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Why Ignore the Dark Side of Social Media? A Role of Social Media in Spreading Corona-Phobia and Psychological Well-Being

Saqib Amin*
Department of Economics, National College of Business Administration and Economics, Lahore, 54660, Pakistan
* Corresponding Author: Saqib Amin. Email:

International Journal of Mental Health Promotion 2020, 22(1), 29-38. https://doi.org/10.32604/IJMHP.2020.011115

Abstract

Coronaviruses are a category of associated viruses that trigger disease in mammals and birds. Human coronaviruses have been identified including severe acute respiratory syndrome-related coronavirus (SARS-CoV) in 2003, human coronavirus NL63 (HCoV NL63) in 2004, human coronavirus HKU1 (HKU1) in 2005, Middle East respiratory syndrome-related coronavirus (MERSCoV) in 2012, and severe acute respiratory syndrome-related coronavirus-2 (SARS-CoV-2) in December, 2019. This study aims to examine whether social media at residing/admittance in quarantine ward (due to corona virus pandemic disease) affects psychological health or not? We asked questions from 250 quarantined patients infected from coronavirus (restricted to quarantine ward) about their psychological health who have accessed of different channels of social media. This study concludes that social media has caused of various psychological symptoms in quarantined patients (due to coronavirus) in form of anxiety, depression, negative well-being, lack of self-control, general health and vitality. This study suggests that there is an urgency to provide awareness/right information to each infected individual and their family members to create peaceful society and social rest. Thus, productive use of social media is recommended while minimizing its negative impact.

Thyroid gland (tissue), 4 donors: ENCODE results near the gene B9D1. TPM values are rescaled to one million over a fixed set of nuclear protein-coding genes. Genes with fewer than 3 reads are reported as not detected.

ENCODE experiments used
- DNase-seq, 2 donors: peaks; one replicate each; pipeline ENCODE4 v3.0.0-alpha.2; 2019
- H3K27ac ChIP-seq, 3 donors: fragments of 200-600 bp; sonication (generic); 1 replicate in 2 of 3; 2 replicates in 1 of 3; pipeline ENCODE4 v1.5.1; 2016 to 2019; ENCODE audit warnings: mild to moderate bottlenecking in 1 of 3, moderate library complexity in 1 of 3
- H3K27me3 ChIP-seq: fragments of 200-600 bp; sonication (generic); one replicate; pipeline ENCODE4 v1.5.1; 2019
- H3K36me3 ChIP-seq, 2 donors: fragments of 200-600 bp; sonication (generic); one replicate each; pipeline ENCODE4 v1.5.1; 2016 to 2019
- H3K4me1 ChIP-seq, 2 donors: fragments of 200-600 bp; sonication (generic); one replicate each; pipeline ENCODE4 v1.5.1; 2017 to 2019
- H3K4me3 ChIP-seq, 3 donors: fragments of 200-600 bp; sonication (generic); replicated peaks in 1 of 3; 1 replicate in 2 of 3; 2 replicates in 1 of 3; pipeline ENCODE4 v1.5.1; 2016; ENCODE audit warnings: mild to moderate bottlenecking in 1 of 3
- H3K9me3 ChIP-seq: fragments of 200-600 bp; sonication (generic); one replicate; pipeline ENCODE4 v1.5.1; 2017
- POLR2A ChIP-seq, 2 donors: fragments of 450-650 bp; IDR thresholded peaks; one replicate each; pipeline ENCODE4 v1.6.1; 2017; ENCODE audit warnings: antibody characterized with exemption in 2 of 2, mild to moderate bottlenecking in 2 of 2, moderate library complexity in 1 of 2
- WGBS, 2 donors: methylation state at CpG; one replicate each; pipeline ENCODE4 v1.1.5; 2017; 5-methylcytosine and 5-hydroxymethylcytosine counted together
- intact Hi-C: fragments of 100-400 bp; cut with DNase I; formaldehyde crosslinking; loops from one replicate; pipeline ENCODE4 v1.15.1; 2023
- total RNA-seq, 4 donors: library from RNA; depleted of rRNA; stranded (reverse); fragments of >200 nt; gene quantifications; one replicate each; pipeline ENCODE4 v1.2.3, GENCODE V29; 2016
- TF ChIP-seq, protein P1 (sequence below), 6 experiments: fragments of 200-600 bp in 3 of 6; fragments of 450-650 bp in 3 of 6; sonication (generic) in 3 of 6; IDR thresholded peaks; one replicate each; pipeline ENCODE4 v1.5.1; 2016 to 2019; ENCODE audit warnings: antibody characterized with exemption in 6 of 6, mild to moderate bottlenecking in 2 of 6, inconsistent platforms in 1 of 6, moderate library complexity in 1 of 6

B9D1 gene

Keywords

Coronavirus (COVID-19); social media; psychology effect; depression; negative well-being; lack of self-control

Cite This Article

Amin, S. (2020). Why Ignore the Dark Side of Social Media? A Role of Social Media in Spreading Corona-Phobia and Psychological Well-Being. International Journal of Mental Health Promotion, 22(1), 29–38.

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This work is licensed under a Creative Commons Attribution 4.0 International License , which permits unrestricted use, distribution, and reproduction in any medium, provided the original work is properly cited.
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